Abstract: (WITHDRAWN) The Intersection of Social Work Science and Postsecondary Education: Maternal Postnatal Educational Attainment and Economic Wellbeing (Society for Social Work and Research 25th Annual Conference - Social Work Science for Social Change)

All live presentations are in Eastern time zone.

420P (WITHDRAWN) The Intersection of Social Work Science and Postsecondary Education: Maternal Postnatal Educational Attainment and Economic Wellbeing

Tuesday, January 19, 2021
* noted as presenting author
Briana Starks, MSW, Doctoral Student, University of Michigan-Ann Arbor, Ann Arbor, MI
Background and Introduction

This mixed methods study explores the financial coping strategies employed by low-income student mothers previously or currently enrolled in college. Students with children represent 22% of undergraduates in the U.S. (IWPR, 2019). Prior research has shown that mothers’ degree completion is related to increases in wages and improved labor market outcomes (Zhan & Pandey, 2004). However, less is known about the experiences of student mothers while in college. This study seeks to interrogate the financial coping strategies and negotiations that women with children face while pursuing postsecondary education. Colleges and universities are often understudied in the field of social work, yet these social and economic institutions further stratify economically vulnerable students and their families (Goldrick-Rab, 2016).


This mixed methods study uses an explanatory sequential design. Specifically, my methodology hails from the dialectical pluralism tradition in mixed methods studies (Johnson, 2017). By engaging in dialectical pluralism, I allow space for contradictions and tensions between different paradigms and worldviews (for example postpositivism & feminism) which informed the study design and the analytic stage of the project (Greene, 2007; Johnson & Stefurak, 2013). Using longitudinal data from fifteen years of the Fragile Families & Child Wellbeing Study (FFCWS), this study followed (n=2,152) mothers including (n=495) mothers with increases in postsecondary education (PSE). I ran logistic regression models with predicted probabilities across three indicators of economic hardship. The follow-up qualitative phase of the study included 20 in-depth interviews with low-income student mothers who were no longer enrolled in college. Data from the interviews were used to provide an explanation of specific results from the initial quantitative phase (Creswell & Plano Clark, 2018).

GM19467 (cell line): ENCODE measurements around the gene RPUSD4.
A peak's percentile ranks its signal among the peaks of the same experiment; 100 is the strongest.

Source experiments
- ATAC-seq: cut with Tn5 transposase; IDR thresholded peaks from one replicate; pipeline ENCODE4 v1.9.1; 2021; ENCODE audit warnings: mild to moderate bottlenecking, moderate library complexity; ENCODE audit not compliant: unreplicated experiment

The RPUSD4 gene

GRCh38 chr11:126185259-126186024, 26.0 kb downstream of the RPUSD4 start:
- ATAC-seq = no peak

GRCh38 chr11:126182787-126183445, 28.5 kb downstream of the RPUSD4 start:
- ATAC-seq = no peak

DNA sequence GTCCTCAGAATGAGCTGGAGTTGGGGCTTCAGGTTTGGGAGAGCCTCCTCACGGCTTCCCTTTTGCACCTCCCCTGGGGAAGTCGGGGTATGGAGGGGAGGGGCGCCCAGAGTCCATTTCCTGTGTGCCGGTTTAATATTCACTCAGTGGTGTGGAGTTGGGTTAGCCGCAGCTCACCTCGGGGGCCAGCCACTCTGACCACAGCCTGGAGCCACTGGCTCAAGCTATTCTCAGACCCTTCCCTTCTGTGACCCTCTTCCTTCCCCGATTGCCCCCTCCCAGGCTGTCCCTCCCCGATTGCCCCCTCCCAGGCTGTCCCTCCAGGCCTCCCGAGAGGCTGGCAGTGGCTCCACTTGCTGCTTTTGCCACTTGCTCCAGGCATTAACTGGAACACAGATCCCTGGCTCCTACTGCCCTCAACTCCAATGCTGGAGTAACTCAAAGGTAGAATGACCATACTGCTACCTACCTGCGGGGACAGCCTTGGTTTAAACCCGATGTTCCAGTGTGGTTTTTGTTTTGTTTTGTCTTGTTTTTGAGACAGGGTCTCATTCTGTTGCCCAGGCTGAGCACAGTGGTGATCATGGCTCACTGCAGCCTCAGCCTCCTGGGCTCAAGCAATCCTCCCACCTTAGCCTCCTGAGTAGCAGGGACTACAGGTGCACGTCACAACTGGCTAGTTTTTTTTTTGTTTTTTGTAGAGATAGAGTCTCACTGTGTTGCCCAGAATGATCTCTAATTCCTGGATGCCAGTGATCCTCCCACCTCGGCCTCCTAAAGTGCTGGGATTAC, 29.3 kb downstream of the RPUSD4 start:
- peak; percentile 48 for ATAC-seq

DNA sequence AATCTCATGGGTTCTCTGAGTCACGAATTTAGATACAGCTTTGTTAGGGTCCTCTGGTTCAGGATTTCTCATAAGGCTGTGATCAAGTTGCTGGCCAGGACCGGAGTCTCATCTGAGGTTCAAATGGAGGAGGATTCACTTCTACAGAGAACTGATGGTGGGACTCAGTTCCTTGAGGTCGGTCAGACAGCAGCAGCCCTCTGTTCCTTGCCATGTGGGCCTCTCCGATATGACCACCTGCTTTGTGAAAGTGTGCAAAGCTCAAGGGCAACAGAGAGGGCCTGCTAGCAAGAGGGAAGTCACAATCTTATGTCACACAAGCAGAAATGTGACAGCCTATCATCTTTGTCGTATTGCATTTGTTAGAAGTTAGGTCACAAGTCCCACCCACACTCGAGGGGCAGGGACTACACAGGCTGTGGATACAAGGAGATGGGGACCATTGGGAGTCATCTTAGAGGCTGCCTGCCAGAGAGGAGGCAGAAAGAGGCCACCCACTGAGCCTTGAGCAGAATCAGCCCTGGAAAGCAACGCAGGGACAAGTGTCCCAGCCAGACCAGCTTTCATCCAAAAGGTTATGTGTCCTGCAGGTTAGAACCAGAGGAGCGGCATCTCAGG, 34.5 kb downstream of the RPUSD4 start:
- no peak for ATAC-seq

Regression analyses reveal that maternal educational attainment was associated with a decrease in economic hardship at later waves (children age 9 and children age 15), but not in earlier waves. Bachelor’s degree completion of mothers was associated with an improvement in conservative depression measures in mothers, as well as a significant increase in familial income. Data from interviews further explained these findings with additional insight into the resources low-income student mothers utilized while in school (including social welfare programs and student loans), as well as provided a nuanced account of their earning and wage trajectory after degree completion.


This study confirms prior studies that highlight the link between maternal educational attainment and increases in earnings (Deterding, 2017). However, the results, particularly from the in-depth interviews, call for revisiting the study of welfare-to-work programs that dominated social work science and research after welfare reform in 1996. This study illuminates the gaps in services from both public benefit programs and PSE institutions to promote degree attainment in low-income women, thereby promoting the wellbeing of low-income children. Too often, studies on student mothers remain bound by capitalist ideologies of success and only consider degree attainment or debt-to-income ratio in assessing whether or not college is “worth it.” This study moves beyond this framework to center the voices of low-income mothers to determine the “worthiness” of their education for themselves.